IF (E) is PB AND (CE) is PB THEN (Pb) is PB This rule is explained as follows: if the generator speed is much greater than reference speed (E is PB) AND the speed of the generator is getting away from the reference speed (CE is PB), then the control action taken must be PB to stabilize the generator speed. The rest of the rules are formulated as the above rule. For the case of 4 linguistic variables for (E) and 4 linguistic variables for (CE) the resulting rule table would have 16 rules. Table I shows rule table of the proposed fuzzy logic control.






Fig. 3. Membership function for the error (E)

The output of the FLC (Pb) is limited to 1 PU. Therefore, the maximum output power is 892.4 MW. This output power is feasible [9]. The dynamic braking resistor is connected if the generator speed exceeds predetermined value. For the given system the dynamic braking resistor is connected after the fault occurrence. As soon as the system is restabilised it will be disconnected. The proposed controller utilizes the dynamic braking resistor which is well-known of enhancing system stability. Therefore, the proposed controller is capable of suppression of different transients imposed on the system. V. SIMULATION RESULTS

Fig. 4. Membership function for the change of error (CE)

Fig. 5. Membership function for the braking power (Pb)

The torsional interaction case is the IEEE FBM [8] with 3-phase short circuit located at point B at time 0 and the fault is cleared at time 0.075 sec. The results of simulation are presented with and without controller. Fig. 6 shows the generator terminal voltage with and without control. The waveform of the voltage in case of no controller used is growing indicating unstable operation. In case of using FLC braking resistor the waveform of voltage indicates good damping of disturbance. Fig. 7 shows the generator terminal current in two cases (without and with control). Fig. 8 shows the capacitor voltage without control. Fig. 9 shows the capacitor voltage with control. Fig. 10 through Fig. 15 show the speed deviations for different masses. Fig. 16 through Fig. 20 show the torsional torques for different shaft sections.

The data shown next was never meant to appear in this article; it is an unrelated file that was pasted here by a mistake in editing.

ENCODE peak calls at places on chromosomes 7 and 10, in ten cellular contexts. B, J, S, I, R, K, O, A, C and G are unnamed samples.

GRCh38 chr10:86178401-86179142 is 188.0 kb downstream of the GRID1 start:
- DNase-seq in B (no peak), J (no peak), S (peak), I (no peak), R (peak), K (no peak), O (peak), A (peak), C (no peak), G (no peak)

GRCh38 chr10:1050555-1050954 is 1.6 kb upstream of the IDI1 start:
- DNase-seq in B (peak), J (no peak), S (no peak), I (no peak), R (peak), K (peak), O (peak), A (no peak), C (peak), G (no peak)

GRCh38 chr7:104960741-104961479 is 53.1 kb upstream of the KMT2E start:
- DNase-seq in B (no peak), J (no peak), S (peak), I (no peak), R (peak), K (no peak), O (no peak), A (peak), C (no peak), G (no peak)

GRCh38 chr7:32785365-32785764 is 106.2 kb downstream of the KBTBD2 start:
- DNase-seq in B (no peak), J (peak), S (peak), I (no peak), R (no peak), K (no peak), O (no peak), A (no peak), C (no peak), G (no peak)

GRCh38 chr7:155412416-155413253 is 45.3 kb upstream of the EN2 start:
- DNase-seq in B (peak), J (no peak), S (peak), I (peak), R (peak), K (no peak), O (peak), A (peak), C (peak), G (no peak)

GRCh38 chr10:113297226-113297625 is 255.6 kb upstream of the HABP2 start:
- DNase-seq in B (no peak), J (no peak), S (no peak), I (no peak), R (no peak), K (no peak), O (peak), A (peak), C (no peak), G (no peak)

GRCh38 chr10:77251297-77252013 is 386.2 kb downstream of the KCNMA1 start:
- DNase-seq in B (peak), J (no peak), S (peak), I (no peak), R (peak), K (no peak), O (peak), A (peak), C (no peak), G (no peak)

B. FLC rule table The rule table of fuzzy logic controller is a set of If-then statements. These statements are derived from experience about generator behavior and type of disturbance. To give an example for deriving rules:


Fig. 6. Generator terminal voltage deviation

Fig. 9. Capacitor voltage with control

Fig. 7. Generator terminal current